Understanding mental illness

To The Editor:

May is Mental Health Awareness Month.

Being someone who lives with a mental illness, I certainly am an advocate for mental health. As the month comes to an end, mental illness does not.

As a society, we are uneducated about a subject hidden far too long. If we put mental illness on a scale, there is a wide spectrum of brain disorders. This includes everything form depression to nervous breakdowns, schizophrenia, mania to name a few on the “scale.”

Mental illness is a brain disorder not a behavioral disorder. When someone with a severe mental illness becomes psychotic, the brain is “wiring wrong messages.” Thoughts cannot be processed in a normal way, and bizarre behavior occurs.

The psychotic individual has no control over what the brain is telling them and reality is “gone” during the duration of the episode.

We need to realize, brains DO get sick, just like any other part of the body. Those suffering from a brain “sickness” need help, not judgement. When someone is physically sick, we have compassion and empathy.

When someone is diagnosed with a mental illness, there is a horrible stigma attached to that person. We can’t physically see the brain, so people aren’t aware it’s sick. We don’t wrap a bandage around our heads for people to realize something bad has happened to it.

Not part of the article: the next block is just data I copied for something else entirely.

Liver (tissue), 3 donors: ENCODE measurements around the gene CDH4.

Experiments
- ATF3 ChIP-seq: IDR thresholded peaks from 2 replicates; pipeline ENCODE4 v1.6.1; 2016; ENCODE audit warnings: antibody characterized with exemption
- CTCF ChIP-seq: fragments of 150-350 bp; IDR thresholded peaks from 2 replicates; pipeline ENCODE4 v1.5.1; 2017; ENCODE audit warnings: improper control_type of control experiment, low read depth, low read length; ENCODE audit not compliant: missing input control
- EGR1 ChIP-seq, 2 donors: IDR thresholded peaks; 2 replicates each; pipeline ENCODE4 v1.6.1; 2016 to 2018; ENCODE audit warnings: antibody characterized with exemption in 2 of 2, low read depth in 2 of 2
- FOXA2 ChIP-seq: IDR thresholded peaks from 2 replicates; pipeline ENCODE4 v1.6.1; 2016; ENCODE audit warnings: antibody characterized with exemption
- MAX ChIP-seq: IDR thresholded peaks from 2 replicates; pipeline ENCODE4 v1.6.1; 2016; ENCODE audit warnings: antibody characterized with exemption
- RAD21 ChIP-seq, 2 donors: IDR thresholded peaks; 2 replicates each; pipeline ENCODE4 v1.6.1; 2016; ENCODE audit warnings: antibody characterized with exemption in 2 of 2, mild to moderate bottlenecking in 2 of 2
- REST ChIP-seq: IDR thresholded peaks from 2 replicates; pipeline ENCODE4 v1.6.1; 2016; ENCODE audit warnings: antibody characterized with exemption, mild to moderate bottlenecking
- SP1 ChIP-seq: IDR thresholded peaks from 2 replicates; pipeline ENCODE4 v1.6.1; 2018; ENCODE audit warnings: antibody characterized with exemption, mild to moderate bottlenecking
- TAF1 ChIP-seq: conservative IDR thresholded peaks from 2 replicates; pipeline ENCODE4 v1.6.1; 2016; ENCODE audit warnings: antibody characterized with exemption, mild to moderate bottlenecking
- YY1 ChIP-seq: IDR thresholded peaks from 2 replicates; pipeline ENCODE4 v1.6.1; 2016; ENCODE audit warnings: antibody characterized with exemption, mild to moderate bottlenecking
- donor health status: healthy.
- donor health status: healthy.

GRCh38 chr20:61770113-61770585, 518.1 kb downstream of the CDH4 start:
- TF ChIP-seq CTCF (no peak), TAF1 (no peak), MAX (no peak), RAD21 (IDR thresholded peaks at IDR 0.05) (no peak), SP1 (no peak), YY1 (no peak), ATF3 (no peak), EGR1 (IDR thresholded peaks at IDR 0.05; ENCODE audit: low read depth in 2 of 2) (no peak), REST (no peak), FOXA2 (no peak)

As stated, brains get sick, but brains do and can get well with the right diagnosis, medication and medical treatment needed for each individual.

I am so grateful I received the medical help and treatment I needed. I am also so very thankful for a husband who understood that my brain disorder didn’t define who I am as a person. I sincerely thank my husband, family, friends, and so many in our community for the wonderful support given to me.

Most suffering from a mental illness do not get the support they need. One in four people suffer from some form of mental illness so shouldn’t we be talking about it?

I never would have thought it could happen to me. I was diagnosed at the age of 57. It can and does happen to anybody and can happen at any time. We all need to be aware of our mental health.

In a super-fast-paced world, our brains can break down at any time. As a society, let’s start erasing the stigma, and be aware one-in-four have a mental illness and let’s start talking about it.

It’s time we shed light and awareness on a hidden subject.

I pray those suffering with a mental illness get the help and care needed from the medical field and get the understanding and compassion they need from all of us.

Karen Lueders

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